Written by : Liz Fosslien and Mollie West Duffy  

The Positivity Paradox

Aside from devoting our time and mental energy to work, we often unconsciously hand over something far more precious—our self-worth. You may have high hopes for that swanky new job, but your excitement will almost always be less intense and less lasting than you predict. Researchers find that your impact bias, the gap between what you think you will feel and what you actually end up feeling, often leads you to “miswant”: you pine for futures that don’t end up making you very happy. It’s time to shed the unhealthy habit of glorifying the future to justify a miserable present.

Stop feeling bad about feeling bad

Our jobs can put a lot of pressure on us to radiate happiness and positivity. But the nature of work is to experience setbacks and to show up when you’re needed, even if you don’t feel like it. So stop blaming yourself for not feeling happy all the time.

When we try to suppress our sadness, disappointment or anger, we are more likely to feel those same emotions. University of Toronto assistant professor Brett Ford explains, “People who accept these emotions without judging or trying to change them are able to cope with their stress more successfully.”

Focus on the here and now

We’re happiest when we live in the moment, no matter what we’re working on. When our minds wander toward the past or the future, they often end up ruminating. Rumination differs from healthy reflection, when we analyze specific elements of a problem to better understand it. The first step to feeling better is to notice your cognitive distortions, or the dirty tricks your brain plays on you. If you find yourself pessimistically obsessing, reframe your thoughts.

Another way to stop yourself from ruminating is through social distancing, when you try to look at your situation through someone else’s eyes. Ask yourself, “What advice would I give to a friend who felt similarly?” Lastly, remember your thoughts are simply that: thoughts. Acknowledge them, but recognize they are not inevitable truths.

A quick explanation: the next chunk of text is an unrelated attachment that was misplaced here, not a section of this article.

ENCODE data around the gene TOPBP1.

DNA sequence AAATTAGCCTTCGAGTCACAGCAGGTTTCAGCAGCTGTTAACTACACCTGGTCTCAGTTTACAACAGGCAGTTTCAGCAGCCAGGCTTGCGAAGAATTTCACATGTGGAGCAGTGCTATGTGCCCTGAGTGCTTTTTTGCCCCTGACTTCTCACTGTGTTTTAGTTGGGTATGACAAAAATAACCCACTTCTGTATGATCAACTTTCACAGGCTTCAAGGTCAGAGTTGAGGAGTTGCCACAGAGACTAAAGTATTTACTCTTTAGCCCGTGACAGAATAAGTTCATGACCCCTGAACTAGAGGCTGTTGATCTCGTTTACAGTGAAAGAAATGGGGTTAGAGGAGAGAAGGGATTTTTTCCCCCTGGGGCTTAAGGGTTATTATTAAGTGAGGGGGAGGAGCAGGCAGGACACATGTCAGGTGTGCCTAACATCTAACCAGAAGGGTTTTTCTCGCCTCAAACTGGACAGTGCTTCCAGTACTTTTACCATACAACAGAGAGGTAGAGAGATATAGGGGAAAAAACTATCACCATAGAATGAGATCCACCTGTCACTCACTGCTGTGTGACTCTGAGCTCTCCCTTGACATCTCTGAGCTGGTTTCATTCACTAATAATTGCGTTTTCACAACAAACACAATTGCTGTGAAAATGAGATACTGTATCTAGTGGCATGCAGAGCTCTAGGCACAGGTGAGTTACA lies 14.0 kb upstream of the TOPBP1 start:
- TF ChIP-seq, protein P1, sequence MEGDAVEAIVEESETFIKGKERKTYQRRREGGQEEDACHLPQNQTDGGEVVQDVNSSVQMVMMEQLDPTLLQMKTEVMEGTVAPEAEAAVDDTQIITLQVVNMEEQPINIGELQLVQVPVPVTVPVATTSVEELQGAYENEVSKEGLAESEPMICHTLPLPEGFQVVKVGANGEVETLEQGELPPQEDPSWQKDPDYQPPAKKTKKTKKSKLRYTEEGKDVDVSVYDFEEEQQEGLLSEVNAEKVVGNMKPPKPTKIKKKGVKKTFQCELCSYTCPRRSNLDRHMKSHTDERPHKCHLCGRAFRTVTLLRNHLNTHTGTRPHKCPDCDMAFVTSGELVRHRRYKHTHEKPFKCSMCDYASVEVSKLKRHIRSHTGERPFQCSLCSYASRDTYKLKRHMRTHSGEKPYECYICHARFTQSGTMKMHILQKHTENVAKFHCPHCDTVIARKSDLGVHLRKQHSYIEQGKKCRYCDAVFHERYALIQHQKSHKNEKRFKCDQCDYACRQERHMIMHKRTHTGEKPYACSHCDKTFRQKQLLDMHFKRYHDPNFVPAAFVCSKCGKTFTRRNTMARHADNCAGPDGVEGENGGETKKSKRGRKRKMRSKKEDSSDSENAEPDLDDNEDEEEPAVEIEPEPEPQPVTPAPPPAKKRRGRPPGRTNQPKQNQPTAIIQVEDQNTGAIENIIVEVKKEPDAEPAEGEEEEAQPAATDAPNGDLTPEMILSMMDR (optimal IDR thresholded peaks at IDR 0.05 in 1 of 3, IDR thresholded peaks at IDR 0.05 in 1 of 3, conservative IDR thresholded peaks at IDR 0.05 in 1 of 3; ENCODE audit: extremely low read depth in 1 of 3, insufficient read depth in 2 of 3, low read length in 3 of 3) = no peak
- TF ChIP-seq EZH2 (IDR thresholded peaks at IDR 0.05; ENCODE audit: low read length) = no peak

Let go of what you can’t control

Stressors fall into two categories: those you can do something about (the withins) and those beyond your control (the beyonds). If you’re anxious because of withins— unanswered emails in your inbox or an impending deadline—the easiest way to feel better is to complete the thing that is stressing you out. How do you stop stressing about the things you can’t control? First, you have to be diligent about recognizing what you can’t control. If you feel responsible for the beyonds, you’ll never be able to confidently say you’ve done enough and relax.


1. Take the break you can, whether it’s a vacation, a day off, or a minibreak.

2. Make time to be rigorously unproductive, see friends and family, and step away from your email and phone.

3. Stop feeling bad about feeling bad. Reframe your stress as motivation or excitement.

4. Prevent rumination by viewing your thoughts as simply thoughts, not as inevitable truths. Stay in the present and take care of the things within your control.
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